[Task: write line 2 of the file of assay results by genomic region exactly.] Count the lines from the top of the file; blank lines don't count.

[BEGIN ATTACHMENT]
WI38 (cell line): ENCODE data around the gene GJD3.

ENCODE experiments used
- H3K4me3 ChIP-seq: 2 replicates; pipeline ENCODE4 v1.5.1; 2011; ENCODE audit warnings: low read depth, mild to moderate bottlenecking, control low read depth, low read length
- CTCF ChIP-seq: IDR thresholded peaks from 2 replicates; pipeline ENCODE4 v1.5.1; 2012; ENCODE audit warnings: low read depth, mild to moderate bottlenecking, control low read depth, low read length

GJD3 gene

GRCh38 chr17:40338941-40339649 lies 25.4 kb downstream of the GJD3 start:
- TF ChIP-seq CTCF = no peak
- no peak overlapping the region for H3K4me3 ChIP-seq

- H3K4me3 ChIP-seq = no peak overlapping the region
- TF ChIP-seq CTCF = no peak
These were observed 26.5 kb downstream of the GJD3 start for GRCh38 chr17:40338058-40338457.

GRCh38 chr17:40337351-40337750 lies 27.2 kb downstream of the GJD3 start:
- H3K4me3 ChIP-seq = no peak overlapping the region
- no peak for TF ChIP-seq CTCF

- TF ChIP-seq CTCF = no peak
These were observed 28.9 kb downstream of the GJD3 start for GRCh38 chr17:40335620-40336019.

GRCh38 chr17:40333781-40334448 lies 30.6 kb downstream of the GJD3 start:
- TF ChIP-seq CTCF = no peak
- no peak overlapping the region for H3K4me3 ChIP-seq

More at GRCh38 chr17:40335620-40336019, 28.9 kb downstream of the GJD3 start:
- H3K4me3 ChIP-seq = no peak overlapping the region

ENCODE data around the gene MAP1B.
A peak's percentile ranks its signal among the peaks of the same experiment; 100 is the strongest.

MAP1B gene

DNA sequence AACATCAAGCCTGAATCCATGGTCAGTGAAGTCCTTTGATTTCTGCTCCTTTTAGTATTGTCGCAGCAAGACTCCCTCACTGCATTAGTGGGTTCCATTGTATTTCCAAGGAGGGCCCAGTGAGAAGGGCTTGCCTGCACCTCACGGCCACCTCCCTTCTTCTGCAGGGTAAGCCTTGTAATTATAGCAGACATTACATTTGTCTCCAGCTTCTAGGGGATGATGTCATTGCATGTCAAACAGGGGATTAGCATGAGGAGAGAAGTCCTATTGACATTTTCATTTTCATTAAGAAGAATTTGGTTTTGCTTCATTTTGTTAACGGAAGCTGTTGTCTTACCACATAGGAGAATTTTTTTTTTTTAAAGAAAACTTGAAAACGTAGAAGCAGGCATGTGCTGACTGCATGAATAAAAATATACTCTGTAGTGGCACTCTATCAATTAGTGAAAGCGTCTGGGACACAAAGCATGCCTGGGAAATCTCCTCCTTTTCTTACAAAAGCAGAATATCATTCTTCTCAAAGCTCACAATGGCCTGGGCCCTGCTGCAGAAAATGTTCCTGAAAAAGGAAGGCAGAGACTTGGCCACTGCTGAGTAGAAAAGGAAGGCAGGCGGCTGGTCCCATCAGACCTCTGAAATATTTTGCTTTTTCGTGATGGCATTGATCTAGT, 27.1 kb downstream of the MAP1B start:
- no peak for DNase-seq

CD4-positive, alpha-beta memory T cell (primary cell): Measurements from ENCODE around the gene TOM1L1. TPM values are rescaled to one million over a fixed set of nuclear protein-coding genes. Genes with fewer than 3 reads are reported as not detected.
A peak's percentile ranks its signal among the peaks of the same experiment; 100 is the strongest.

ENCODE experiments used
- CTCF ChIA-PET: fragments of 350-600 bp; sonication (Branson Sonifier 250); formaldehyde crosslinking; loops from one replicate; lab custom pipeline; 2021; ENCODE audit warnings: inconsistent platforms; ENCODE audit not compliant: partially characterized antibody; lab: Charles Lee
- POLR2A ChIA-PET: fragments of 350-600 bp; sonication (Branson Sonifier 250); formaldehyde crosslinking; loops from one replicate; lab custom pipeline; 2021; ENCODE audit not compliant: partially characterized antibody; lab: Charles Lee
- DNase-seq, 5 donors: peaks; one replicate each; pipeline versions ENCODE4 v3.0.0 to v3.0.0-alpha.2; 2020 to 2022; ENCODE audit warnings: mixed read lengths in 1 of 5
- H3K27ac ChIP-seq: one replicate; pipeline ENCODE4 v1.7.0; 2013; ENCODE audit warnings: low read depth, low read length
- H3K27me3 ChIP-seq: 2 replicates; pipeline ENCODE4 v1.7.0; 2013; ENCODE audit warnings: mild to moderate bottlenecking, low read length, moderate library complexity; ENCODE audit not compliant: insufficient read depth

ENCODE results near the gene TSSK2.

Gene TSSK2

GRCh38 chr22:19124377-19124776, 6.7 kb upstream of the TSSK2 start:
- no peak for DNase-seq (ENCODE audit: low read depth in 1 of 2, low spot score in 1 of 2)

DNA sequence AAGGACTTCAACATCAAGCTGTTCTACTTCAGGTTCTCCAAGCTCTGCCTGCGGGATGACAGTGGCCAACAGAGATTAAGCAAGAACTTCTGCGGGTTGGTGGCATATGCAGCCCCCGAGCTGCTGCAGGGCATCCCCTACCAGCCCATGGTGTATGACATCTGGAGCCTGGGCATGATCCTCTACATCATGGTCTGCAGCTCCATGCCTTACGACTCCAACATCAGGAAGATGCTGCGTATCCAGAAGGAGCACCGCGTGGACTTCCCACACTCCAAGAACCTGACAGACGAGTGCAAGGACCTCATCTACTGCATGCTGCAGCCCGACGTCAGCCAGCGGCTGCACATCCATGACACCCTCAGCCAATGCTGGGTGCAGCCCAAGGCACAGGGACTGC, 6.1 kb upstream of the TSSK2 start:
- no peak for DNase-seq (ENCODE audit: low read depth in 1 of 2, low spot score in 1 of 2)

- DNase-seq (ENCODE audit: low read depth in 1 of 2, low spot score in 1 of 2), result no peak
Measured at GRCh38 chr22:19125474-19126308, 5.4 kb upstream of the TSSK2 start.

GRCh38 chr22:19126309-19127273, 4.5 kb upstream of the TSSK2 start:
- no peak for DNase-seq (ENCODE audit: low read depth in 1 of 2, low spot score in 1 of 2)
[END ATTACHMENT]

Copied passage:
ENCODE experiments used